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Here's Why Diana Shipping (NYSE:DSX) Is Weighed Down By Its Debt Load

Simply Wall St

The external fund manager backed by Berkshire Hathaway's Charlie Munger, Li Lu, makes no bones about it when he says 'The biggest investment risk is not the volatility of prices, but whether you will suffer a permanent loss of capital. So it might be obvious that you need to consider debt, when you think about how risky any given stock is, because too much debt can sink a company. We note that Diana Shipping Inc. (NYSE:DSX) does have debt on its balance sheet. But the more important question is: how much risk is that debt creating?

Why Does Debt Bring Risk?

Generally speaking, debt only becomes a real problem when a company can't easily pay it off, either by raising capital or with its own cash flow. Part and parcel of capitalism is the process of 'creative destruction' where failed businesses are mercilessly liquidated by their bankers. While that is not too common, we often do see indebted companies permanently diluting shareholders because lenders force them to raise capital at a distressed price. By replacing dilution, though, debt can be an extremely good tool for businesses that need capital to invest in growth at high rates of return. The first thing to do when considering how much debt a business uses is to look at its cash and debt together.

View our latest analysis for Diana Shipping

What Is Diana Shipping's Net Debt?

The image below, which you can click on for greater detail, shows that Diana Shipping had debt of US$495.0m at the end of June 2019, a reduction from US$571.9m over a year. On the flip side, it has US$121.4m in cash leading to net debt of about US$373.6m.

NYSE:DSX Historical Debt, October 10th 2019

How Healthy Is Diana Shipping's Balance Sheet?

Zooming in on the latest balance sheet data, we can see that Diana Shipping had liabilities of US$125.2m due within 12 months and liabilities of US$395.7m due beyond that. Offsetting this, it had US$121.4m in cash and US$2.95m in receivables that were due within 12 months. So its liabilities total US$396.5m more than the combination of its cash and short-term receivables.

Given this deficit is actually higher than the company's market capitalization of US$325.5m, we think shareholders really should watch Diana Shipping's debt levels, like a parent watching their child ride a bike for the first time. Hypothetically, extremely heavy dilution would be required if the company were forced to pay down its liabilities by raising capital at the current share price.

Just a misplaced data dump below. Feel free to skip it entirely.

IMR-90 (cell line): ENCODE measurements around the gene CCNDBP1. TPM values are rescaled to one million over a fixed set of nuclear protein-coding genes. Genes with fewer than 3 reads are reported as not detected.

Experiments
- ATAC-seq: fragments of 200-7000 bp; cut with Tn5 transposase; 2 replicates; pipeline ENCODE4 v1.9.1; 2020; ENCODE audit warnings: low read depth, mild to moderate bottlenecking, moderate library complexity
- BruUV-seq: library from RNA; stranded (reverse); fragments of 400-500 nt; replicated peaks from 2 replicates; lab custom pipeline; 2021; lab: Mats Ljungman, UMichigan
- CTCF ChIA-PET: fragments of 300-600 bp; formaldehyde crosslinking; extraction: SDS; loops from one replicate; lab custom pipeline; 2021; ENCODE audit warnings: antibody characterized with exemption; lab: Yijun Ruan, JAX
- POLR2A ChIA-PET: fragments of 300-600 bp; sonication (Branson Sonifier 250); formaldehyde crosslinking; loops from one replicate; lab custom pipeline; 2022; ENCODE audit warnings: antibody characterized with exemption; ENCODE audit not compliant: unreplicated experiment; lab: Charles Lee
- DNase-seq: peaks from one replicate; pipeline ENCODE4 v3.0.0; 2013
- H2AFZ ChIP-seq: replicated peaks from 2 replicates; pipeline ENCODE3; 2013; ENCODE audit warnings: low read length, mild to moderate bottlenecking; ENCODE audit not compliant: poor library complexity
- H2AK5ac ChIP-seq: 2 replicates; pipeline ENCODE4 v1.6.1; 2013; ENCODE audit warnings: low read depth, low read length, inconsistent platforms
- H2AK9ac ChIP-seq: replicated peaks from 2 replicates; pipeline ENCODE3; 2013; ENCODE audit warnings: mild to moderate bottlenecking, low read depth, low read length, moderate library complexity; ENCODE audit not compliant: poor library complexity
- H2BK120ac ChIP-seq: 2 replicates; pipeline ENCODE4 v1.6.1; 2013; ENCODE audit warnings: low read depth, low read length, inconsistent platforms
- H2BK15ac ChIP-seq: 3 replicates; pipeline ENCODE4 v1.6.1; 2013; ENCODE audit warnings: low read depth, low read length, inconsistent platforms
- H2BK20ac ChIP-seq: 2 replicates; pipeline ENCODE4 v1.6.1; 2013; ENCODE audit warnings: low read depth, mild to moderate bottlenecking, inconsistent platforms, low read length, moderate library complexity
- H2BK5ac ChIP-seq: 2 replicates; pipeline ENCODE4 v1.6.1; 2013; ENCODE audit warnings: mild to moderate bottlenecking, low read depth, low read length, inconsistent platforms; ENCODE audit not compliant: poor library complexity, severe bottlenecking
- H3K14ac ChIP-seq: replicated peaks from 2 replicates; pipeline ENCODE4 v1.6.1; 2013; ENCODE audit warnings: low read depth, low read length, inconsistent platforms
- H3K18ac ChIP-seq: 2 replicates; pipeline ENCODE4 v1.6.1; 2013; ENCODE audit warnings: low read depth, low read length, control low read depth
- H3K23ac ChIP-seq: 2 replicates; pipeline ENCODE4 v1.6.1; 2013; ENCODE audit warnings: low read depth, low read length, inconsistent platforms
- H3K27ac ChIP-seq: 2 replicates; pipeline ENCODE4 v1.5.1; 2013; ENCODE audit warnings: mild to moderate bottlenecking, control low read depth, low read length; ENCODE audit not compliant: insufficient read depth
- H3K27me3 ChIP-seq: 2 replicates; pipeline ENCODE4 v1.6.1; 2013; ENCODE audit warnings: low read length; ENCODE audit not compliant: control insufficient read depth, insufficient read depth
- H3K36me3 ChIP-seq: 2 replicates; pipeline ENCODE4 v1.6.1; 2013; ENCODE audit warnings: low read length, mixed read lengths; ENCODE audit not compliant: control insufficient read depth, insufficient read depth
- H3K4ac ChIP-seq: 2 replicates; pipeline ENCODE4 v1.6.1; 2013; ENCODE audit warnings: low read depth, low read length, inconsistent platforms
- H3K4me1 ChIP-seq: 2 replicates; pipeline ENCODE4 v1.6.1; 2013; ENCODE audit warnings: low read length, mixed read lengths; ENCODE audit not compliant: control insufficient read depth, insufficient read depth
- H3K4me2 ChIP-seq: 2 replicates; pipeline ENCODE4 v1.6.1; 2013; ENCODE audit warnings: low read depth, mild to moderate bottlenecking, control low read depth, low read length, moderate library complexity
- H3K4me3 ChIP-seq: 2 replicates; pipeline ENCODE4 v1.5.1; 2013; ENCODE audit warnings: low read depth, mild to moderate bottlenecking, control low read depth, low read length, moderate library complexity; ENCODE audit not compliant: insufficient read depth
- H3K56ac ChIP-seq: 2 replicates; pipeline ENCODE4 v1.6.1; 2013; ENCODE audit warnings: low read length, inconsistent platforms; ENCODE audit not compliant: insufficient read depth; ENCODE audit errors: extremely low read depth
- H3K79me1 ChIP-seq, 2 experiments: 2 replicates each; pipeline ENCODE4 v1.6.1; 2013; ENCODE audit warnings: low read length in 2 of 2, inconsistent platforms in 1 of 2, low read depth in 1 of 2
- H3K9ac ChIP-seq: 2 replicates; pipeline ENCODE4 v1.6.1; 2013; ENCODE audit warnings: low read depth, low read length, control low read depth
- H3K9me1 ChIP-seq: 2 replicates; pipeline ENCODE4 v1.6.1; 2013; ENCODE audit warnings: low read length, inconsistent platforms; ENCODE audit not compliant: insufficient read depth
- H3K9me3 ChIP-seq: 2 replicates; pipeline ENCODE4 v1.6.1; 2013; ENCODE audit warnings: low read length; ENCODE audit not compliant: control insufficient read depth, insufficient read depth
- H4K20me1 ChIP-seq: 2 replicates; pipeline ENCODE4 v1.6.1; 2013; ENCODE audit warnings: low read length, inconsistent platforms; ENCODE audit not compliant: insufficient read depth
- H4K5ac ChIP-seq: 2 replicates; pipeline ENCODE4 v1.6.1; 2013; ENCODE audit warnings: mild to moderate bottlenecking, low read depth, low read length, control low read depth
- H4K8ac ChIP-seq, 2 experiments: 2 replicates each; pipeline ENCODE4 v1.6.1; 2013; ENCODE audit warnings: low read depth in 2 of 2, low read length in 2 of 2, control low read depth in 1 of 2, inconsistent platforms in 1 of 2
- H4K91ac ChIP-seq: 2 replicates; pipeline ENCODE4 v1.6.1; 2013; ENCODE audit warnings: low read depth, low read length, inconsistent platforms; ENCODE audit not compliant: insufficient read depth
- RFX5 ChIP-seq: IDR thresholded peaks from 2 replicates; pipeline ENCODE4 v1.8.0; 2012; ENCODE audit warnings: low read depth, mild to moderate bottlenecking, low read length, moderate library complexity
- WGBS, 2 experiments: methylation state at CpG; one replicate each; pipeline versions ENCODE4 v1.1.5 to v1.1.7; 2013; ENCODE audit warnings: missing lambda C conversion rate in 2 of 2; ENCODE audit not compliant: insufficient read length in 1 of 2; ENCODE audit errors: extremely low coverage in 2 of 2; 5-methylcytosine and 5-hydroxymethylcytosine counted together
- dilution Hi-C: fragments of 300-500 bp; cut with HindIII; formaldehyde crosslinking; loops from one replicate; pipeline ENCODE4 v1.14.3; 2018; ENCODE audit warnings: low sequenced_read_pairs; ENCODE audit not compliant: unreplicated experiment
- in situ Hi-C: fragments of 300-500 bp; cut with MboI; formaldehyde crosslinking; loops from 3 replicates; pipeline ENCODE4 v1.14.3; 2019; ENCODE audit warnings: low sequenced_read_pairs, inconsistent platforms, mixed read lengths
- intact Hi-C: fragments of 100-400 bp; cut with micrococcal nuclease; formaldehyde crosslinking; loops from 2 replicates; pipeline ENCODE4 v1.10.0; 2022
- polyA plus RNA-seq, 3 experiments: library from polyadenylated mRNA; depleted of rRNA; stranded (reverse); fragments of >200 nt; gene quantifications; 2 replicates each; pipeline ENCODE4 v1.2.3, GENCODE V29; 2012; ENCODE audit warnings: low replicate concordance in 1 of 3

In order to size up a company's debt relative to its earnings, we calculate its net debt divided by its earnings before interest, tax, depreciation, and amortization (EBITDA) and its earnings before interest and tax (EBIT) divided by its interest expense (its interest cover). This way, we consider both the absolute quantum of the debt, as well as the interest rates paid on it.

While we wouldn't worry about Diana Shipping's net debt to EBITDA ratio of 4.3, we think its super-low interest cover of 2.3 times is a sign of high leverage. So shareholders should probably be aware that interest expenses appear to have really impacted the business lately. However, the silver lining was that Diana Shipping achieved a positive EBIT of US$54m in the last twelve months, an improvement on the prior year's loss. The balance sheet is clearly the area to focus on when you are analysing debt. But ultimately the future profitability of the business will decide if Diana Shipping can strengthen its balance sheet over time. So if you want to see what the professionals think, you might find this free report on analyst profit forecasts to be interesting.

But our final consideration is also important, because a company cannot pay debt with paper profits; it needs cold hard cash. So it is important to check how much of its earnings before interest and tax (EBIT) converts to actual free cash flow. Over the last year, Diana Shipping recorded negative free cash flow, in total. Debt is usually more expensive, and almost always more risky in the hands of a company with negative free cash flow. Shareholders ought to hope for and improvement.

Our View

On the face of it, Diana Shipping's level of total liabilities left us tentative about the stock, and its interest cover was no more enticing than the one empty restaurant on the busiest night of the year. Having said that, its ability to grow its EBIT isn't such a worry. We're quite clear that we consider Diana Shipping to be really rather risky, as a result of its balance sheet health. So we're almost as wary of this stock as a hungry kitten is about falling into its owner's fish pond: once bitten, twice shy, as they say. Over time, share prices tend to follow earnings per share, so if you're interested in Diana Shipping, you may well want to click here to check an interactive graph of its earnings per share history.

When all is said and done, sometimes its easier to focus on companies that don't even need debt. Readers can access a list of growth stocks with zero net debt 100% free, right now.

We aim to bring you long-term focused research analysis driven by fundamental data. Note that our analysis may not factor in the latest price-sensitive company announcements or qualitative material.

If you spot an error that warrants correction, please contact the editor at editorial-team@simplywallst.com. This article by Simply Wall St is general in nature. It does not constitute a recommendation to buy or sell any stock, and does not take account of your objectives, or your financial situation. Simply Wall St has no position in the stocks mentioned. Thank you for reading.